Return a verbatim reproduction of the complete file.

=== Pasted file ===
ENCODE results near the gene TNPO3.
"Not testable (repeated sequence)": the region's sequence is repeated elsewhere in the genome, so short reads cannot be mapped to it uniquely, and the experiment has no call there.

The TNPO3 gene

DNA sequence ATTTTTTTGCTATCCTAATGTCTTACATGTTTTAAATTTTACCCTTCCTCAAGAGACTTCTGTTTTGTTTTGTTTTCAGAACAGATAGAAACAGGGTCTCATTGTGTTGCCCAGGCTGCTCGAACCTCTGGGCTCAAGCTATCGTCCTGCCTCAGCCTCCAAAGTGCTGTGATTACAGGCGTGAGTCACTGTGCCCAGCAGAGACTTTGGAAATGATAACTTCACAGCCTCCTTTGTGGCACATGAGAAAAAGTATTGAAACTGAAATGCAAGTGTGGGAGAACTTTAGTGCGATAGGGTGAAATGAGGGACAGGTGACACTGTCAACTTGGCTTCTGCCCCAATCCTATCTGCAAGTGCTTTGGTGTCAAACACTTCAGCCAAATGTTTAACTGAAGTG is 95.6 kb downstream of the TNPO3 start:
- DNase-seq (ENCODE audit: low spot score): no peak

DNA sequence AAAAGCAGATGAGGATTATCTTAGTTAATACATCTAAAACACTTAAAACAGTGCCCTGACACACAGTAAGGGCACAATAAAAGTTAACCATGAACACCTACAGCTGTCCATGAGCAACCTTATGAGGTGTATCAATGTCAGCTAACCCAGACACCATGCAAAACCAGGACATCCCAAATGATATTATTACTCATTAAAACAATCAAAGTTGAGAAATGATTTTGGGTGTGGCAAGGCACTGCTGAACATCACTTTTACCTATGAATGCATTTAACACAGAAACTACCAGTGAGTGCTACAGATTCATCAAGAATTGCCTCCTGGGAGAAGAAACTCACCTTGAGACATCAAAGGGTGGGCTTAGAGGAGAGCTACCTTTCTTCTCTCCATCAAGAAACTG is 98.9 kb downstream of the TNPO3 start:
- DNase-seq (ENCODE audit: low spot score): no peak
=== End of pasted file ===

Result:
ENCODE results near the gene TNPO3.
"Not testable (repeated sequence)": the region's sequence is repeated elsewhere in the genome, so short reads cannot be mapped to it uniquely, and the experiment has no call there.

The TNPO3 gene

DNA sequence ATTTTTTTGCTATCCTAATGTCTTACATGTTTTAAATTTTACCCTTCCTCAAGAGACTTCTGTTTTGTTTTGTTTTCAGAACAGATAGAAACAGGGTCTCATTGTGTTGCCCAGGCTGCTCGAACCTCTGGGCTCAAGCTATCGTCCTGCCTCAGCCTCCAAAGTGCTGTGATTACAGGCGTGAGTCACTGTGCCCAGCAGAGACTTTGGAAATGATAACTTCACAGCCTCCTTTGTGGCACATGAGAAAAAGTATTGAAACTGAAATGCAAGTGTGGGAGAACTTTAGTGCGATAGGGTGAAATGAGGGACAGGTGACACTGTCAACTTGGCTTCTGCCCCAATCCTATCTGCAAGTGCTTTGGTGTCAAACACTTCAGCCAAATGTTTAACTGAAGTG is 95.6 kb downstream of the TNPO3 start:
- DNase-seq (ENCODE audit: low spot score): no peak

DNA sequence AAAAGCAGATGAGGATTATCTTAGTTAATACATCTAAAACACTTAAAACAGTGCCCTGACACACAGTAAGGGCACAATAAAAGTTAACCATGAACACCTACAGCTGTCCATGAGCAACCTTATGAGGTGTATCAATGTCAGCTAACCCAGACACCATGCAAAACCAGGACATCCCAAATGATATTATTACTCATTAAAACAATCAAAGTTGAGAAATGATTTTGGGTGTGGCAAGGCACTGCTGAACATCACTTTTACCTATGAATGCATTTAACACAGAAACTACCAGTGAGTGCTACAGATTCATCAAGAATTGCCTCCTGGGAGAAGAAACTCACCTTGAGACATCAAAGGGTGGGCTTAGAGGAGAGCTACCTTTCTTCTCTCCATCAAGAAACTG is 98.9 kb downstream of the TNPO3 start:
- DNase-seq (ENCODE audit: low spot score): no peak